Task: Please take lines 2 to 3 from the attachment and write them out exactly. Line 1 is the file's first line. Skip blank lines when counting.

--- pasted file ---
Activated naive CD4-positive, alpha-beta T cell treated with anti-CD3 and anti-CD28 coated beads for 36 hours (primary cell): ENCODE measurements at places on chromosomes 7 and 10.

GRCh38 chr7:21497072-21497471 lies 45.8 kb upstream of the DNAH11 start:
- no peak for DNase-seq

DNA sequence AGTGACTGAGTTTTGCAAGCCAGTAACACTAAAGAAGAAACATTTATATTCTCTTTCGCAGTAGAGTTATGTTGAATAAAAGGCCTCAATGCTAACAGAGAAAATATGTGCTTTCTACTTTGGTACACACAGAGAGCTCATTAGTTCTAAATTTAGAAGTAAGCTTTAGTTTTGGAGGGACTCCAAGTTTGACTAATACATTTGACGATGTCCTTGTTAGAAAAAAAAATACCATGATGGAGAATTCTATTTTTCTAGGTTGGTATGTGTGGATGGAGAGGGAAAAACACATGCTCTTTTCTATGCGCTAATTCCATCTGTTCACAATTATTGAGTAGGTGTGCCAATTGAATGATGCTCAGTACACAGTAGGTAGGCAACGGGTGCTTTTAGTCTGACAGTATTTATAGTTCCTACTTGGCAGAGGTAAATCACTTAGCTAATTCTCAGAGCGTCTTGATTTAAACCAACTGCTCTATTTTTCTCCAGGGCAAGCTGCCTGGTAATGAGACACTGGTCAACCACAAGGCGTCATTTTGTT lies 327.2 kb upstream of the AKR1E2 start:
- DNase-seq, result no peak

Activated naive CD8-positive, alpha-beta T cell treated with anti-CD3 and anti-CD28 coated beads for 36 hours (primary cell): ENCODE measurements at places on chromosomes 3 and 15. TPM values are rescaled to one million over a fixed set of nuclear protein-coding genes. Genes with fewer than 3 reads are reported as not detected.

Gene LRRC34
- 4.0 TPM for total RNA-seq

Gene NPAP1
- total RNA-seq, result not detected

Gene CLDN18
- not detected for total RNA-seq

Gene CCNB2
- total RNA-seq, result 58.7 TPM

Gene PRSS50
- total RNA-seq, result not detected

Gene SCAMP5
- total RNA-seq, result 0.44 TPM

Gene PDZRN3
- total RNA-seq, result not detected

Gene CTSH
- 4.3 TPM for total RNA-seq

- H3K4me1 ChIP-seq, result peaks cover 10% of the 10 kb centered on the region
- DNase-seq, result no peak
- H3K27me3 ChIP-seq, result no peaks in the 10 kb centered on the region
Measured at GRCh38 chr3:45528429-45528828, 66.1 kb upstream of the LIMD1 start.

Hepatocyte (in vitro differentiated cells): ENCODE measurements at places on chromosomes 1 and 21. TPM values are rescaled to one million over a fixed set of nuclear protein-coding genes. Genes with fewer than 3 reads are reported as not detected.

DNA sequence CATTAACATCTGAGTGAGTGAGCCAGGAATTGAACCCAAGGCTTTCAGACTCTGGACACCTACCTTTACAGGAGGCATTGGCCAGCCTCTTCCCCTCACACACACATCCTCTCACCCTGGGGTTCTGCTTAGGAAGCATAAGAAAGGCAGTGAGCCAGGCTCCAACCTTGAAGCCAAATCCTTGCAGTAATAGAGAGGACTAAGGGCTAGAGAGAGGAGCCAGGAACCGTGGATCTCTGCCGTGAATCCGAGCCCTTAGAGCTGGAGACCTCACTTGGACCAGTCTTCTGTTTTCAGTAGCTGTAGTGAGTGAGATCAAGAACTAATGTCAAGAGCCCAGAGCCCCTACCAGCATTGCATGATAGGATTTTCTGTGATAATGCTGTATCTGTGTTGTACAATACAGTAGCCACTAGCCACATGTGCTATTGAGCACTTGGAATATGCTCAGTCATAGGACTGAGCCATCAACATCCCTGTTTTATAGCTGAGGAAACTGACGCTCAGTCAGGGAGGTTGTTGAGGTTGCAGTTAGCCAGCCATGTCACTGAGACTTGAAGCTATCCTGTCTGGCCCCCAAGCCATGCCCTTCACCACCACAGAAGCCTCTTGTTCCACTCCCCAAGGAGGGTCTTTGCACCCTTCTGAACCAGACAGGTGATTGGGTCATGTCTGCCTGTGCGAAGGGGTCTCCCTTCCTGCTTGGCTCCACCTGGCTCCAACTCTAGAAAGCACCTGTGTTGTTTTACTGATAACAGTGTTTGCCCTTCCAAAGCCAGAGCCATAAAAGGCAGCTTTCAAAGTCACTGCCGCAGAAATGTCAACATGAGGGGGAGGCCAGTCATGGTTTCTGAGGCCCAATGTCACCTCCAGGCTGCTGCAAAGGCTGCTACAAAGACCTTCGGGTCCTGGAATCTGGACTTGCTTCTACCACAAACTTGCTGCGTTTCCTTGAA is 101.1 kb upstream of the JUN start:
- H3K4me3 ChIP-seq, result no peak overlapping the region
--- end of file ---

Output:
GRCh38 chr7:21497072-21497471 lies 45.8 kb upstream of the DNAH11 start:
- no peak for DNase-seq